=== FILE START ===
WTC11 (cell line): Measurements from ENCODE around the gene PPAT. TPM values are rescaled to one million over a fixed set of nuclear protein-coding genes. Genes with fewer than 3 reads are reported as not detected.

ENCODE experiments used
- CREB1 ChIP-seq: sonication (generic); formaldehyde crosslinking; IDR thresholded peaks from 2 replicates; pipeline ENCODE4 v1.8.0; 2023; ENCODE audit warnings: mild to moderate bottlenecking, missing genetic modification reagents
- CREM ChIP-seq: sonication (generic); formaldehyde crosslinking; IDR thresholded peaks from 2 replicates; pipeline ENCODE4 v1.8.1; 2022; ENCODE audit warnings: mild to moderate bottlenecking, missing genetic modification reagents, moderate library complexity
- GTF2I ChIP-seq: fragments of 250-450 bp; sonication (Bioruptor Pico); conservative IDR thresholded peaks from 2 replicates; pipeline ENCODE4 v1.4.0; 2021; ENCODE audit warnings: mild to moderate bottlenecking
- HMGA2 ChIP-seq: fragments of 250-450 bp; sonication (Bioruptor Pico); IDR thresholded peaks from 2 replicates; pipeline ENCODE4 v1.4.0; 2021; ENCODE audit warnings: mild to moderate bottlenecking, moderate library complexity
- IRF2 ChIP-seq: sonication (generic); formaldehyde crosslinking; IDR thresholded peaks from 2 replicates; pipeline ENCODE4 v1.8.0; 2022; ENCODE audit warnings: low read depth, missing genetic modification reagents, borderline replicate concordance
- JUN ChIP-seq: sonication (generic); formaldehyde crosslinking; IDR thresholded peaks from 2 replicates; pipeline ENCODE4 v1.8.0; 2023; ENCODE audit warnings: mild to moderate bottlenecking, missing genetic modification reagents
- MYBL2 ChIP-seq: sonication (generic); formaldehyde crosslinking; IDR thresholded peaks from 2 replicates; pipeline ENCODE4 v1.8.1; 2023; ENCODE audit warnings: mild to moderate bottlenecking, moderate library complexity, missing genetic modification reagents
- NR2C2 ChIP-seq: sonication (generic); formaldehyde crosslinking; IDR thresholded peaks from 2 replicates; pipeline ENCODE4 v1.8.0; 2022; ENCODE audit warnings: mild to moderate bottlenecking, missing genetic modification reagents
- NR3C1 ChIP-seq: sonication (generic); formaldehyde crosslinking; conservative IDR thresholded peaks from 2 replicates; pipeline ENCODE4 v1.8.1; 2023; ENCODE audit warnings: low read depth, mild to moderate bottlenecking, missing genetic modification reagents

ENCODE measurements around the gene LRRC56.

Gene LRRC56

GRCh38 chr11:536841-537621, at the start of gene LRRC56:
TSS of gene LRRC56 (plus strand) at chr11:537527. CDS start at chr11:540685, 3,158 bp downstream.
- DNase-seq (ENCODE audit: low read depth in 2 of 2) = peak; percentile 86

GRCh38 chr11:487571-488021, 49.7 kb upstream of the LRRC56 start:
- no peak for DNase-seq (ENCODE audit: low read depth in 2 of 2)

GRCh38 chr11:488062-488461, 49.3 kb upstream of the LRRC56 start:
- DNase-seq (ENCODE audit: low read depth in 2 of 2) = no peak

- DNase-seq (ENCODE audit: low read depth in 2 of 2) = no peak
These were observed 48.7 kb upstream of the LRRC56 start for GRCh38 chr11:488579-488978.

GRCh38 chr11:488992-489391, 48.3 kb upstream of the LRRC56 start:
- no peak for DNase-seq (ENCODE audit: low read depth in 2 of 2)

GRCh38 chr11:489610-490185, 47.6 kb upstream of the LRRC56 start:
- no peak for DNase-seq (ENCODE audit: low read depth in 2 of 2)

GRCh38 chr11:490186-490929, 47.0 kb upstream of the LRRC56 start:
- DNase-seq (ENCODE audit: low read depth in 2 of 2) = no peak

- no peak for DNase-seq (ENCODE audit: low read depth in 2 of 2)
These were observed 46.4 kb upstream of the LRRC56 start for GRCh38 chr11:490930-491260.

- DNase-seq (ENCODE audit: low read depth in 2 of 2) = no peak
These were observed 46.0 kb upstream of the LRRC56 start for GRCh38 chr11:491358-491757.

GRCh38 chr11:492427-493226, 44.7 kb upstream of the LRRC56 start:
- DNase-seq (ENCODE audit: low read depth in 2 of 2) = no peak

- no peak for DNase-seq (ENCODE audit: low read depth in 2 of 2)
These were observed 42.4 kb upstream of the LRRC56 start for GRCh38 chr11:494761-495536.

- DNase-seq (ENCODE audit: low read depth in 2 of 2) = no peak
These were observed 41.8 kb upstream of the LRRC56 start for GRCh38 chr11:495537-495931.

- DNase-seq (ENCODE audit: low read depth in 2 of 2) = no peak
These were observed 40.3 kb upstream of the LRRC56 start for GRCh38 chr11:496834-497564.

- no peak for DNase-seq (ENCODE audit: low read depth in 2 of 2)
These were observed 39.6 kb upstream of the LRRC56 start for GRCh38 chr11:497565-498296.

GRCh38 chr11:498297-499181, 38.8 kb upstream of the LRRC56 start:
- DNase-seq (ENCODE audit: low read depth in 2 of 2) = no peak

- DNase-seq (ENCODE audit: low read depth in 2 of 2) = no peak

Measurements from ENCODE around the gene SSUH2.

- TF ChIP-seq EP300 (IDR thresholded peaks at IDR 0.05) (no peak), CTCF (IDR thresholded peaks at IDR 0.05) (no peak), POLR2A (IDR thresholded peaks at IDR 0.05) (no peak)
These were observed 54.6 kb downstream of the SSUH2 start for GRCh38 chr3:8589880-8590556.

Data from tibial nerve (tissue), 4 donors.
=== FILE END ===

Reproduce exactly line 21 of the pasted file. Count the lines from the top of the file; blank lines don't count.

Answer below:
- DNase-seq (ENCODE audit: low read depth in 2 of 2) = no peak